Of utmost importance is to take time from your sightseeing to just relax and walk along the tree-lined banks of the Seine River and explore this city. As you discover Paris’ incredible beauty, your most memorable moment may be the sense of peace and calm that this city has given you. It truly is one of the most elegant and beautiful cities in the world! Your only regret will be the day that you have to leave it!
Written by: Eric Hamilton
©Copyright Eric A. Hamilton 2016
Originally published on the “globetales.com” travel website.
Visit Waikiki Beach for an experience you will never forget! No wonder this place is called an “island paradise”!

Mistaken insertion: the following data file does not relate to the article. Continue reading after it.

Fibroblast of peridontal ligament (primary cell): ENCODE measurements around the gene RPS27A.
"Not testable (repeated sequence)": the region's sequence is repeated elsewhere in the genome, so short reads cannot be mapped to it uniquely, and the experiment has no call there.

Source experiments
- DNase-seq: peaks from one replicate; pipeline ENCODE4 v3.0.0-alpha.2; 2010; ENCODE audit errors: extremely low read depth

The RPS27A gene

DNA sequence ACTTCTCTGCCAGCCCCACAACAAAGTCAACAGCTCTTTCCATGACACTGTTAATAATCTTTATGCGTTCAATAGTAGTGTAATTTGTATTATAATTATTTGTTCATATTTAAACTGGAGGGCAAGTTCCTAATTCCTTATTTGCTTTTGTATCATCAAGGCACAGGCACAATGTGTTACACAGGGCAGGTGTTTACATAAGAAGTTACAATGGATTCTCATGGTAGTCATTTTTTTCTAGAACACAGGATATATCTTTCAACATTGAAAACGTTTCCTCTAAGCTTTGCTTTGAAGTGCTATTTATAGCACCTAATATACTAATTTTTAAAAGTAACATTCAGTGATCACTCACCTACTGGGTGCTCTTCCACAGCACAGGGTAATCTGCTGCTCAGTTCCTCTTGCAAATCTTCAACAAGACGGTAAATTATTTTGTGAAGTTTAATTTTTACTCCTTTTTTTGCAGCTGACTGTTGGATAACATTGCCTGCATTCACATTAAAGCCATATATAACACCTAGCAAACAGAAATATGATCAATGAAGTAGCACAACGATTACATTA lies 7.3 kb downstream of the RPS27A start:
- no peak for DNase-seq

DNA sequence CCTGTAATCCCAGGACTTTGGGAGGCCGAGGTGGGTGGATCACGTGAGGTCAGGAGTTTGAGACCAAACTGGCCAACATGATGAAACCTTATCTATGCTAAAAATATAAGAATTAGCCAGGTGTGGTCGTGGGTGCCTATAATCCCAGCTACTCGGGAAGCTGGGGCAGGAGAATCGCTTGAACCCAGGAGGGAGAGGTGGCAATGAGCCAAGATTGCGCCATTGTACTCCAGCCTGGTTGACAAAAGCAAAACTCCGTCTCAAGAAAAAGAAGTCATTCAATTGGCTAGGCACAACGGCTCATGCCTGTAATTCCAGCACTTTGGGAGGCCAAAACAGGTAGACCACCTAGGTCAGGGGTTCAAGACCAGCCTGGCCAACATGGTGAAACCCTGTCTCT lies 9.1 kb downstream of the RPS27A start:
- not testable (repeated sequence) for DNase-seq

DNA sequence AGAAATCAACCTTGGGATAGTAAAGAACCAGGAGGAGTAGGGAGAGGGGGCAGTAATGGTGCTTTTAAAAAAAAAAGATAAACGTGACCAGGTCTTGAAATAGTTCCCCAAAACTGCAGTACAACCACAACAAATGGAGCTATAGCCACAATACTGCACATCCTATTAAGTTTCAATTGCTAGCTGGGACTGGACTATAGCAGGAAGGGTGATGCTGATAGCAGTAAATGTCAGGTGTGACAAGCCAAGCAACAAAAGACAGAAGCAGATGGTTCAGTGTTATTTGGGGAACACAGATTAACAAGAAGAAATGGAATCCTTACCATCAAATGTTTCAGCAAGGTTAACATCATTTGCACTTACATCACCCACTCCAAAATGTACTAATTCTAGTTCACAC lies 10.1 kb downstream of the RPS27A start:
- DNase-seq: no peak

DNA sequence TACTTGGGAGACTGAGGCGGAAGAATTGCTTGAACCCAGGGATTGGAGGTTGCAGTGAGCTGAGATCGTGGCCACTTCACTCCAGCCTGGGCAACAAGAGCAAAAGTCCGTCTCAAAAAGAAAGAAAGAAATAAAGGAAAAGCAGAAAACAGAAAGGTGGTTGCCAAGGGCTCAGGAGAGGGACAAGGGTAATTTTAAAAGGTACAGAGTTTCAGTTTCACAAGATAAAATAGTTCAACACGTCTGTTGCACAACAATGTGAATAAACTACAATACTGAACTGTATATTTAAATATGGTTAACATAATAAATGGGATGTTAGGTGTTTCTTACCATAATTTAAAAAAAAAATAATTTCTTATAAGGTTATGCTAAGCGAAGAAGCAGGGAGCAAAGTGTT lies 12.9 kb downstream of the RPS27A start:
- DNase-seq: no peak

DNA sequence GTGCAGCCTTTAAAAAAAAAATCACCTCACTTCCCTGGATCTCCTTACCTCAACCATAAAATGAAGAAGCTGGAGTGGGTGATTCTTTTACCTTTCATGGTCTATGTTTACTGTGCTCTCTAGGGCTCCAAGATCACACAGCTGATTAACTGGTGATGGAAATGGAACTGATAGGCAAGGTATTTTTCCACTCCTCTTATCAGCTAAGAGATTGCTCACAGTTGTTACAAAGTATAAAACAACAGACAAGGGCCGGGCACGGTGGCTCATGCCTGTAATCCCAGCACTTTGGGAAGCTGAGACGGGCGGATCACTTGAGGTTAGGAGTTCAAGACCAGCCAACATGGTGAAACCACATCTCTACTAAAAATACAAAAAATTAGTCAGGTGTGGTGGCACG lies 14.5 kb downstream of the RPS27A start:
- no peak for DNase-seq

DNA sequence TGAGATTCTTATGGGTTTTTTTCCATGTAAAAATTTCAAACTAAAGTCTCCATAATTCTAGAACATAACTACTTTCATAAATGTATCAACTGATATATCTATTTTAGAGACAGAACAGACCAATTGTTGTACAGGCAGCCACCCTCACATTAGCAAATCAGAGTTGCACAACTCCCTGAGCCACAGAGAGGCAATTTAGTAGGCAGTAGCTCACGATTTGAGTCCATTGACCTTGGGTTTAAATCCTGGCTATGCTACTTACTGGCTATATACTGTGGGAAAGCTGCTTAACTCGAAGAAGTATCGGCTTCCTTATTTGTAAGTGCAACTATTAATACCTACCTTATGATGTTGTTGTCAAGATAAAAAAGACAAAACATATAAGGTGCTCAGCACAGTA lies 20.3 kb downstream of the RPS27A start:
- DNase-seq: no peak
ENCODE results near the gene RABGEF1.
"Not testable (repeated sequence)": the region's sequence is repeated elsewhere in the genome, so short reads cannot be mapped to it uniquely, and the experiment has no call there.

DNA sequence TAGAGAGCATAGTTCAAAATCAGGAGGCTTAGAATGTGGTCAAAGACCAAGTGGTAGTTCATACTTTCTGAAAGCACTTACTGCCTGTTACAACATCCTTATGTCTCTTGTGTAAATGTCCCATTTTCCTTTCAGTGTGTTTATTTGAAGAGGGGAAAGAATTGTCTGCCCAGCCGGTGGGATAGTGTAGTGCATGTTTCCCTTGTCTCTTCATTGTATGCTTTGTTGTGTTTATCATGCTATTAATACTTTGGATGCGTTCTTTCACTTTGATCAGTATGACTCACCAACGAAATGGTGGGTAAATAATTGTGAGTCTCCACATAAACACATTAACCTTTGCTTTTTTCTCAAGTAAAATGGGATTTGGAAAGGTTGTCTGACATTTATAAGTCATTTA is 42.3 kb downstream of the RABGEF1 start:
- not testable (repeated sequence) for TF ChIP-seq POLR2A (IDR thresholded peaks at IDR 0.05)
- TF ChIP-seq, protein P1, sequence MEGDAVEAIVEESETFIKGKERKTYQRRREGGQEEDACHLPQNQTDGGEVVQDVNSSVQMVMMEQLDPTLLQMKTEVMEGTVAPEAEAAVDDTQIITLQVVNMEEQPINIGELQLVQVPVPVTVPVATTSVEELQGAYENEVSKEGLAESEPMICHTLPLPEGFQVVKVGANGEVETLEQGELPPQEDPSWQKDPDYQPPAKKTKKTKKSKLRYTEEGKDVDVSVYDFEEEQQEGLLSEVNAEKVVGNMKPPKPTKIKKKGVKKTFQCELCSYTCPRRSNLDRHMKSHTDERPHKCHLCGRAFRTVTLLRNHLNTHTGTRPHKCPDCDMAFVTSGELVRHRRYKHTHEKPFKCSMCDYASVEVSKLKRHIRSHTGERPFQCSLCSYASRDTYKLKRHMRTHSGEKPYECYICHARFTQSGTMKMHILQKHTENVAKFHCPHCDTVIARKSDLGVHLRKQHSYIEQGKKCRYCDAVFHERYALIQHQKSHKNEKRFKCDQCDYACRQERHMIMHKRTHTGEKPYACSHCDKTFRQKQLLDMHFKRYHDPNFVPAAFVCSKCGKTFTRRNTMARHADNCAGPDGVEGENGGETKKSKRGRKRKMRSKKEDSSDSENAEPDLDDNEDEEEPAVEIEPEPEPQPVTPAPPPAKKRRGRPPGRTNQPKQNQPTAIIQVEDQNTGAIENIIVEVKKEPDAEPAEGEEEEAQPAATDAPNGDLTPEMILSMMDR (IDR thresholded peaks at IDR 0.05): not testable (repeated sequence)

Once the exclusive destination of the very rich, Hawaii has become one of the most popular holiday locations in the world. This exotic, tropical place is within the United States of America (U.S.A.), which means that you are guaranteed a high standard of living and service, and unlike most tropical destinations you can drink the water without getting sick! Honolulu and its surrounding areas have something to offer everyone: warm, sunny weather all-year round; beautiful white sandy beaches; lush tropical rainforests; exotic colorful flowers mingled with palm trees and tropical plants; a huge variety of sporting opportunities that includes sailing, snorkeling, swimming, diving, fishing, and golfing; and abundant shopping opportunities; and all within a safe, secure environment. Hawaii has much to offer, and its largest and most exciting city is Honolulu—its capital. Out of the 1.3 million people who live in Hawaii, about 900,000 live in Honolulu.